State officials held secret meeting to discuss options following ruling on PPACA

Insurance and health officials from across the U.S. gathered in Chicago in early May for a 24-hour secret meeting to discuss their options if the Supreme Court rules this month to restrict subsidies to residents in states that established their own health insurance exchanges, according to The Wall Street Journal.

Participants from 16 or 17 states attended the meeting at the O'Hare International Airport's Hilton hotel, which was organized by the Milbank Memorial Fund, a health policy foundation.

If the Supreme Court sides with the plaintiff in King v. Burwell, up to 8 million Americans in 34 states that use the federal government's site to purchase health insurance could lose their subsidies. Both supporters and opponents of the health reform law agree that a loss of subsidies for people who use the federally-run exchange would cause them to lose insurance, as well as a rise in premiums.

Insurance and health representatives worry it is unlikely most of the states using could set up their own exchanges quickly enough to maintain their residents' tax credits, participants of the meeting told The Wall Street Journal. Although some officials talked about other potential solutions, such as leasing an exchange from the federal government or a state that has one, the obstacles could be too complex to be successful.

Meeting participants indicated little confidence that their respective state governors, legislatures and insurance commissioners would all agree to establish an exchange if the Supreme Court rules in favor of King and eliminates subsidies in their states, and that they could accomplish this before the subsidies would disappear, according to the report.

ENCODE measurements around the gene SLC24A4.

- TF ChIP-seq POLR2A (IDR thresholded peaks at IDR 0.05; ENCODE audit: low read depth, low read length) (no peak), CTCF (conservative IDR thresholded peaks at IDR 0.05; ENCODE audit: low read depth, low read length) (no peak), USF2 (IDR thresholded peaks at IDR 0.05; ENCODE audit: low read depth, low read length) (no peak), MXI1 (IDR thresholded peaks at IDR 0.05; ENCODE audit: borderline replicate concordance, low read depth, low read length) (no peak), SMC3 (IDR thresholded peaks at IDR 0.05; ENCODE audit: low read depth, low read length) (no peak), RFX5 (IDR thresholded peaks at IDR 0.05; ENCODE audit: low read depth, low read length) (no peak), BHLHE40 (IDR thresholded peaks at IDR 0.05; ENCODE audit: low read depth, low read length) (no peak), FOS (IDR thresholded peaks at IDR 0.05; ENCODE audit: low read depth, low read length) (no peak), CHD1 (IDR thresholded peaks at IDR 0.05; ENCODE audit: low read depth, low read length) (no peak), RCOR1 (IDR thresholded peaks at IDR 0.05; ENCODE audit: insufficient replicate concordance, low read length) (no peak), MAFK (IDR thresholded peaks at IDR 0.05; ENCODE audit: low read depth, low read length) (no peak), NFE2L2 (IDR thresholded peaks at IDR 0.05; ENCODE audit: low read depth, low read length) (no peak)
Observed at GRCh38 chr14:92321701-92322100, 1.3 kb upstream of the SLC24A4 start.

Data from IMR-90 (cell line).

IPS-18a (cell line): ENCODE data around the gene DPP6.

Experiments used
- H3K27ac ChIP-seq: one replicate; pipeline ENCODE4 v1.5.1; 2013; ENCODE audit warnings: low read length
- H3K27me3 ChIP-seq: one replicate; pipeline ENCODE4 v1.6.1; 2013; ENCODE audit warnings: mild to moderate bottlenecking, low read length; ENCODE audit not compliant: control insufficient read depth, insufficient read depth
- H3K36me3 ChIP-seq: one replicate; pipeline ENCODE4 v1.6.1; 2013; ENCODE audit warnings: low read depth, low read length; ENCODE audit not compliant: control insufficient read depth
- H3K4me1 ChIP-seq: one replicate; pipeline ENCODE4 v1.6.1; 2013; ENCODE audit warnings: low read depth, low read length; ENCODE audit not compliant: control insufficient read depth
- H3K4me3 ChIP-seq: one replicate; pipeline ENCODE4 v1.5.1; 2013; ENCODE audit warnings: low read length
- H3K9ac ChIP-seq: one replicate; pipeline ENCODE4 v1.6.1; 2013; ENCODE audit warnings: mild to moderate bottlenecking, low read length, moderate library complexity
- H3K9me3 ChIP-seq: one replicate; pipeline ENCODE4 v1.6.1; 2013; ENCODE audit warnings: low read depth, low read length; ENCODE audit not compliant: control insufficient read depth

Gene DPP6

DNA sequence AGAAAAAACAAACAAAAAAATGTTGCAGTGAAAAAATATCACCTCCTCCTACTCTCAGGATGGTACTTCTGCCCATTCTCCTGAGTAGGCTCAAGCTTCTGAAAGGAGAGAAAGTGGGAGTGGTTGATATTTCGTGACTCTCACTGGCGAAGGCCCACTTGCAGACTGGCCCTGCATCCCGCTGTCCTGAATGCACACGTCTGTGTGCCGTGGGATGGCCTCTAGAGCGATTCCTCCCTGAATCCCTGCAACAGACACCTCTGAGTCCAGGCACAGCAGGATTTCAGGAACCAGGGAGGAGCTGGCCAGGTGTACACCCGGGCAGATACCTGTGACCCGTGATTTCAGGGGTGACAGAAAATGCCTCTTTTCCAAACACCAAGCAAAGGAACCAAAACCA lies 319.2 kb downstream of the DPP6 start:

"I really don't think, in my opinion, you could do it in 30 to 60 days," Bob Williams, the Mississippi Insurance Department's director of life and health, told The Wall Street Journal. "Like the other states that were there, it's not something we could just do overnight."

Consultants on the matter have suggested a few potential options, one being the federal government offer the technology behind to states that don't have their own exchanges. Another option is the creation of regional exchanges. However, several attendees voiced doubts that their governors or legislatures would agree to these options, as many strongly oppose the Patient Protection and Affordable Care Act as a whole.

In response, some supporters of the reform law are looking for new options, though they aren't completely confident they will work. One option is seeing if HHS could acknowledge that a state has established its own exchange by helping the federal government operate an exchange on behalf of the state.

More articles on legal and regulatory news:
King v. Burwell forecast: 3 experts on hospital, payer and state impact
'No easy fix' if Supreme Court rules against Obama administration in King v. Burwell
Judge rules UPMC must offer in-network access to Highmark Medicare Advantage members

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